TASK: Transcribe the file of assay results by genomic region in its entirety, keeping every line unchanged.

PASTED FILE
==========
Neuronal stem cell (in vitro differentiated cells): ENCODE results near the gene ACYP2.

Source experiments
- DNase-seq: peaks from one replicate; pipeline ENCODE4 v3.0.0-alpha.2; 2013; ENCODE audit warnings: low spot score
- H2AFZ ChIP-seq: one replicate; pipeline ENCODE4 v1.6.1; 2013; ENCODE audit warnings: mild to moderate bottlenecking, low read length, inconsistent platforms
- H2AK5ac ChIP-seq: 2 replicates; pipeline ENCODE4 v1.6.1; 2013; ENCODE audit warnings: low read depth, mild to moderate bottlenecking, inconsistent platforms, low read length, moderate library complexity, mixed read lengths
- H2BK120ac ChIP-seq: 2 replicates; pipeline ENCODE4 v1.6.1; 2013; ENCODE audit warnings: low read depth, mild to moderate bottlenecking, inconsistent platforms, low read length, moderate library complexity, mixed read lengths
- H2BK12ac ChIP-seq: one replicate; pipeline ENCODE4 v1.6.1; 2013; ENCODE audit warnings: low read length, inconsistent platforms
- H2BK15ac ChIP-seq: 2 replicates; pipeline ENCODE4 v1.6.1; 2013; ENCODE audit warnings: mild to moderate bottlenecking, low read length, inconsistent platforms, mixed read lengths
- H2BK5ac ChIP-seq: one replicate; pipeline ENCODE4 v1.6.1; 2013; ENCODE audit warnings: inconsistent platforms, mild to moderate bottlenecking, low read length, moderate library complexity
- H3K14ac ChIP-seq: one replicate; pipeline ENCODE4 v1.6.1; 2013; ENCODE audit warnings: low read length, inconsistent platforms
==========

Neuronal stem cell (in vitro differentiated cells): ENCODE results near the gene ACYP2.

Source experiments
- DNase-seq: peaks from one replicate; pipeline ENCODE4 v3.0.0-alpha.2; 2013; ENCODE audit warnings: low spot score
- H2AFZ ChIP-seq: one replicate; pipeline ENCODE4 v1.6.1; 2013; ENCODE audit warnings: mild to moderate bottlenecking, low read length, inconsistent platforms
- H2AK5ac ChIP-seq: 2 replicates; pipeline ENCODE4 v1.6.1; 2013; ENCODE audit warnings: low read depth, mild to moderate bottlenecking, inconsistent platforms, low read length, moderate library complexity, mixed read lengths
- H2BK120ac ChIP-seq: 2 replicates; pipeline ENCODE4 v1.6.1; 2013; ENCODE audit warnings: low read depth, mild to moderate bottlenecking, inconsistent platforms, low read length, moderate library complexity, mixed read lengths
- H2BK12ac ChIP-seq: one replicate; pipeline ENCODE4 v1.6.1; 2013; ENCODE audit warnings: low read length, inconsistent platforms
- H2BK15ac ChIP-seq: 2 replicates; pipeline ENCODE4 v1.6.1; 2013; ENCODE audit warnings: mild to moderate bottlenecking, low read length, inconsistent platforms, mixed read lengths
- H2BK5ac ChIP-seq: one replicate; pipeline ENCODE4 v1.6.1; 2013; ENCODE audit warnings: inconsistent platforms, mild to moderate bottlenecking, low read length, moderate library complexity
- H3K14ac ChIP-seq: one replicate; pipeline ENCODE4 v1.6.1; 2013; ENCODE audit warnings: low read length, inconsistent platforms